PaperCity Magazine

PaperCity Dallas November 2023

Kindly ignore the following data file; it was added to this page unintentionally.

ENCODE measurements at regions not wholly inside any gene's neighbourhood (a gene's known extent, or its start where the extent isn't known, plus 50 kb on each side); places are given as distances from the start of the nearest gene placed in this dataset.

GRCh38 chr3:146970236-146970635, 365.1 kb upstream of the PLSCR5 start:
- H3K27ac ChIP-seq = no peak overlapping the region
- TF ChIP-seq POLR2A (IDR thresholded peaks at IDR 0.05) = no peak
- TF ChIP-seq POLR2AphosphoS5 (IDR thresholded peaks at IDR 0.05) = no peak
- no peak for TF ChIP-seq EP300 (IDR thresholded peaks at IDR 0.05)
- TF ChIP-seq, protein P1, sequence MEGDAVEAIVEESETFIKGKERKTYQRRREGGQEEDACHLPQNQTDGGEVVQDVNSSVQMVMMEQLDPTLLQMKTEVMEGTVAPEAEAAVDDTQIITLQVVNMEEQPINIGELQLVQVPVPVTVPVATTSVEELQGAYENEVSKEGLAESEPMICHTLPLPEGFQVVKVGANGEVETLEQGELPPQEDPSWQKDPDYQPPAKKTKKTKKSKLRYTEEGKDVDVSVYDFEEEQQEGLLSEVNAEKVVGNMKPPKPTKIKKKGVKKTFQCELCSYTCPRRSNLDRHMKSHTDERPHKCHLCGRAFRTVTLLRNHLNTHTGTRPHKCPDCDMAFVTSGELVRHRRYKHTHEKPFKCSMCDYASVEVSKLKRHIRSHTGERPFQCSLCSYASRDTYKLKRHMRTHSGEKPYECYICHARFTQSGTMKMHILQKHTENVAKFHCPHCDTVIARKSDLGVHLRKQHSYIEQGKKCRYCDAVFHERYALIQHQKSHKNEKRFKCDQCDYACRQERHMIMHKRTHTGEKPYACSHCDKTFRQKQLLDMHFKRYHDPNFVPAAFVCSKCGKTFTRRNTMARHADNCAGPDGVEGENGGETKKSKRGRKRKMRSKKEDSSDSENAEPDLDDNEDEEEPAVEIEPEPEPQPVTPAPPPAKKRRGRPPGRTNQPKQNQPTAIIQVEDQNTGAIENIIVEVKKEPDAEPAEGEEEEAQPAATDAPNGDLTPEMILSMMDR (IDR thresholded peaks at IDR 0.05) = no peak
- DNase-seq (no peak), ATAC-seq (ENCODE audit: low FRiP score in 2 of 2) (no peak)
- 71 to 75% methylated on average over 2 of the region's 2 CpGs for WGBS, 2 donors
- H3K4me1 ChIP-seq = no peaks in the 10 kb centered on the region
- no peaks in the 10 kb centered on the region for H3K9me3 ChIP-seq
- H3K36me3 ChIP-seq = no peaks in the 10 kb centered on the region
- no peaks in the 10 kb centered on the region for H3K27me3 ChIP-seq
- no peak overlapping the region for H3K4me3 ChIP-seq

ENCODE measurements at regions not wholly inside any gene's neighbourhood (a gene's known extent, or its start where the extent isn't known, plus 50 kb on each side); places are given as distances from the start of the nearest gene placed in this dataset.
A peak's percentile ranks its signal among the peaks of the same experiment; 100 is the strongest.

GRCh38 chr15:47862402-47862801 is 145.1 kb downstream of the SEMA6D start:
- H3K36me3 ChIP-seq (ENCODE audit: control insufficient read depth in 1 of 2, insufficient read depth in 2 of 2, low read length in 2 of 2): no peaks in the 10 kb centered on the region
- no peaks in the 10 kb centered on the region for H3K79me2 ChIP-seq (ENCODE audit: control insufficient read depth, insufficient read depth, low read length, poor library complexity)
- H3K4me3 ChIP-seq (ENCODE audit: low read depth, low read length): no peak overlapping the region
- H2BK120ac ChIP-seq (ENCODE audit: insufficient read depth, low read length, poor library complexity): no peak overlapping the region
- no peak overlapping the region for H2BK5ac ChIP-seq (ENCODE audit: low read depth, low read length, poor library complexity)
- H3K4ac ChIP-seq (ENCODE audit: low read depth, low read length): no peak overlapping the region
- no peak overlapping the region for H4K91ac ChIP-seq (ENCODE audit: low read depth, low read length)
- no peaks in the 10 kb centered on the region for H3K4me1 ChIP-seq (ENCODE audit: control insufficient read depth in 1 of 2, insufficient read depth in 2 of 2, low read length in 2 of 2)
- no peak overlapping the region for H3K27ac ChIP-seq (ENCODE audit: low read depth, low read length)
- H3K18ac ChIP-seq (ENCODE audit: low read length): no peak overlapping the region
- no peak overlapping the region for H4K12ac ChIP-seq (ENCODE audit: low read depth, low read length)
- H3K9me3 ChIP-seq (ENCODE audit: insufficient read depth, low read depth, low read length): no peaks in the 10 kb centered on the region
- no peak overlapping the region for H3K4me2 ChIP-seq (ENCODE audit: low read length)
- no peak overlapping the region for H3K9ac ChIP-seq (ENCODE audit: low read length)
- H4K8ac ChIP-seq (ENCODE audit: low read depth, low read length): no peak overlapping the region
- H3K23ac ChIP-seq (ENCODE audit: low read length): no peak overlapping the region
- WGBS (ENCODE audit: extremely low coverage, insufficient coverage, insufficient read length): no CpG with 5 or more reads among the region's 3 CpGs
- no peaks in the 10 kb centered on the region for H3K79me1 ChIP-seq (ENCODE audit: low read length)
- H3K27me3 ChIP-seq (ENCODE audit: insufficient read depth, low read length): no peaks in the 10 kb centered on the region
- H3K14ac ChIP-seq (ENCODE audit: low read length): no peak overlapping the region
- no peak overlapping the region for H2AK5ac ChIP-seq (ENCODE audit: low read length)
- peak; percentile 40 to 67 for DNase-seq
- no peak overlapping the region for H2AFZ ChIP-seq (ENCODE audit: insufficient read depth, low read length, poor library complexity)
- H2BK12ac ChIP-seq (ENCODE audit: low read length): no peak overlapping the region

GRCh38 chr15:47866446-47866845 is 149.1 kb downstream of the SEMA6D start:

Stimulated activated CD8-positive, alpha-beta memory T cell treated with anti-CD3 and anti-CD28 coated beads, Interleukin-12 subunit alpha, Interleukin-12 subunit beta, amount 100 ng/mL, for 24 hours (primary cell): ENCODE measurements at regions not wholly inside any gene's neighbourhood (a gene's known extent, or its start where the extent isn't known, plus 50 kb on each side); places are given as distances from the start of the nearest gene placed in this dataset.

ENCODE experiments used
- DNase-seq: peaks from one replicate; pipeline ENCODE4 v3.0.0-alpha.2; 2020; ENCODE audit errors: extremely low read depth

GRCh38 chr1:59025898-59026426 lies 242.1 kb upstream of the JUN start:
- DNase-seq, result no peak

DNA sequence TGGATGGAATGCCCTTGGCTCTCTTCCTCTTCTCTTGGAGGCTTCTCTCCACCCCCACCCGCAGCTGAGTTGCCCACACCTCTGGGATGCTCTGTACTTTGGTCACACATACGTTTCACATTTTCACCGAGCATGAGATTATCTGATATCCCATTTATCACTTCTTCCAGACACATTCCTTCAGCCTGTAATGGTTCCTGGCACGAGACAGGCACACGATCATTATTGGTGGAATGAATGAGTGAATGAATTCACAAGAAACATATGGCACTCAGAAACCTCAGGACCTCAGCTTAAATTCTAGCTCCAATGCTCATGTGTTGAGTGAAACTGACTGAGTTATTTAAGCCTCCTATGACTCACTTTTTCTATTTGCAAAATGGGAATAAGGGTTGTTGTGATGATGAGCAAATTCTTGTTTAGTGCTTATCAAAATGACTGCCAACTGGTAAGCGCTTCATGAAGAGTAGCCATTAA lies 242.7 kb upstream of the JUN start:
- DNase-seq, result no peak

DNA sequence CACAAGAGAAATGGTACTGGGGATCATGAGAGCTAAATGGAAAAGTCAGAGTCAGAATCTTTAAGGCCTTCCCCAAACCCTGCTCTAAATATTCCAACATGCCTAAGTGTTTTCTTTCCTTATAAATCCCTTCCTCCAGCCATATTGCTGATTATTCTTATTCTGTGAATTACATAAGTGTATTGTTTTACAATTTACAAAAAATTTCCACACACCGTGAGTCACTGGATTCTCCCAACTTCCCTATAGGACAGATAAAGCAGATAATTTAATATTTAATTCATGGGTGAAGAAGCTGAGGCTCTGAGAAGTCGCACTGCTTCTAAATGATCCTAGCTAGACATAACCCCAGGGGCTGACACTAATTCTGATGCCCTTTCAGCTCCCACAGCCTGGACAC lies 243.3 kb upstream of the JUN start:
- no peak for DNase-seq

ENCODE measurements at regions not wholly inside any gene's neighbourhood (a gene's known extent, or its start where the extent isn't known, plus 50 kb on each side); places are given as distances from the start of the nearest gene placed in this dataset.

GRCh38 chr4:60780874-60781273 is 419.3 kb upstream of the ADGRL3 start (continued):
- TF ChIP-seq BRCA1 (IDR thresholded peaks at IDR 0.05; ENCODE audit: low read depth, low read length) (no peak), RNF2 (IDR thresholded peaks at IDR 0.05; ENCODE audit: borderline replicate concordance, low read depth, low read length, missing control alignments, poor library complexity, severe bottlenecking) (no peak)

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for place in both structures, a nod to other time periods as well as a sense of sanctuary. Hal is the grandson of a turn-of-the-century Texas Ranger, who's rarely seen on Houston's social circuit; Christy, an artist, is well-known in visual and philanthropic circles for her environmentally attuned paintings, sculpture, installations, and occasional video, as well as her support of art causes and historical and nature-minded nonprofits. Reared between Highland Park in Dallas and Mexico City, Christy has exhibited her works since the 1990s in galleries and nonprofits including Barbara Davis Gallery, Lawndale Art Center, Rothko Chapel, The Jung Center, Scope Miami, and in a Texas group show in New Delhi. From Infatuation to Romance Their rural retreat arose from a bit of acreage and a modest cabin, its fa├žade enveloped in antlers by Christy as a sort of folly. But over a period of numerous years, the property has been added to and has morphed into an irresistible way of life. Here, Hal tends to the demands of his global marine business remotely, while Christy contemplates the creative rigors of a blank canvas from her new studio. Meetings with proposed architects who didn't understand their idea of an 11th-century abbey in Provence left the couple frustrated yet determined to realize their vision. Some very real heroes with building acumen stepped up, while Hal served as general contractor and Christy devised the interiors. They credit the completion of the multi-year endeavor to locally based finish carpenter Mark Schol, who had worked for Gerald D. Hines; a team of San Miguel de Allende artisans skilled at stonework, who relocated to Round Top for two years to complete the project; and Ruth Gay of Houston's Chateau Domingue, who sourced unique, centuries-old architectural relics for the heroically scaled rooms. The McWhorters also single out Stone Zone Quarry, which supplied Lueders limestone in a creamy bisque shade from the Lueders Basin near Abilene. "The quarry owner put the stone in a tumbler," Christy says. "I didn't want it hard-edged, so this was perfect." Hal compares the intensive project with an industry he knows well: shipbuilding. "You build a ship in a shipyard, which is what my business is," he says. "Then you have all these components. With the house, we hired a draftsman. Then we individually hired each contractor. We hired the engineer. We hired the foundation men. The framers. The electrician. It's like building a ship, with a supervised team." Entrez Vous Getting to the house is a pilgrimage. On the morning of our photo shoot, I crossed paths with Hal McWhorter after pulling off the road to photograph bluebonnets. Headed to town for supplies, he offered to backtrack home so I could follow him. I demurred, feeling up for the challenge of spotting their gate by daylight. As I passed through stand upon stand of trees, from a road running through a forest to the thicket-covered turnoff to their home, I finally discerned a nearly hidden gate, which I was buzzed through. Despite having Above: In the great room is Christy's heroic painting Untitled, 2023; she changes artwork seasonally. Ruth Gay of Chateau Domingue helped source key pieces of furniture, including the antique French draper's table, 17th-century sconces from Genoa, and Italian demi-lune table from Umbria. Arched windows salvaged from Gulf Publishing Co., circa 1920s. Doors newly fabricated to match windows. 118

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